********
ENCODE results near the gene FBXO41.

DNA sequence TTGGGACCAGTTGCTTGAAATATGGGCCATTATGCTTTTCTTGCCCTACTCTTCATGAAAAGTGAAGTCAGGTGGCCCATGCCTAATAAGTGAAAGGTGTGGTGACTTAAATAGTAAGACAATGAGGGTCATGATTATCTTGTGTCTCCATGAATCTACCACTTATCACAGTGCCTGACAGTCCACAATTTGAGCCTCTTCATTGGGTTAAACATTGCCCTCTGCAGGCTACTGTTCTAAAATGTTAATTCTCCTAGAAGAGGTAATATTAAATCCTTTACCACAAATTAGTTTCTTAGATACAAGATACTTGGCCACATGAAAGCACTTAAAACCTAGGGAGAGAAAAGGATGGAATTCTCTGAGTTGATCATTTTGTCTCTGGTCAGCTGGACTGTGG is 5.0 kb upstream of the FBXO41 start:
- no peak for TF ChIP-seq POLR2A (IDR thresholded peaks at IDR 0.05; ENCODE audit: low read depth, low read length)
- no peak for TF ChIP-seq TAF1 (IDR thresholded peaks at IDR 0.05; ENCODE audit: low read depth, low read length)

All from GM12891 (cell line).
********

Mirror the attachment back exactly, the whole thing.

ENCODE results near the gene FBXO41.

DNA sequence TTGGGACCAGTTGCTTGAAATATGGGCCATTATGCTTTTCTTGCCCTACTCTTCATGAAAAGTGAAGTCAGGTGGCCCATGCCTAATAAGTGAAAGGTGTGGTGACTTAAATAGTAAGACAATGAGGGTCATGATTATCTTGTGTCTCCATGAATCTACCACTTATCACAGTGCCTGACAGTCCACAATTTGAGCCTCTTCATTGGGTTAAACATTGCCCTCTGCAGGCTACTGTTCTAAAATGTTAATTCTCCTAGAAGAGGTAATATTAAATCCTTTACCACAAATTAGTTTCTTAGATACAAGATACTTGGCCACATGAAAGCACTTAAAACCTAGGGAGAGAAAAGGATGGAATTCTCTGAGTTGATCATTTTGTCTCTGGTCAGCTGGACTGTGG is 5.0 kb upstream of the FBXO41 start:
- no peak for TF ChIP-seq POLR2A (IDR thresholded peaks at IDR 0.05; ENCODE audit: low read depth, low read length)
- no peak for TF ChIP-seq TAF1 (IDR thresholded peaks at IDR 0.05; ENCODE audit: low read depth, low read length)

All from GM12891 (cell line).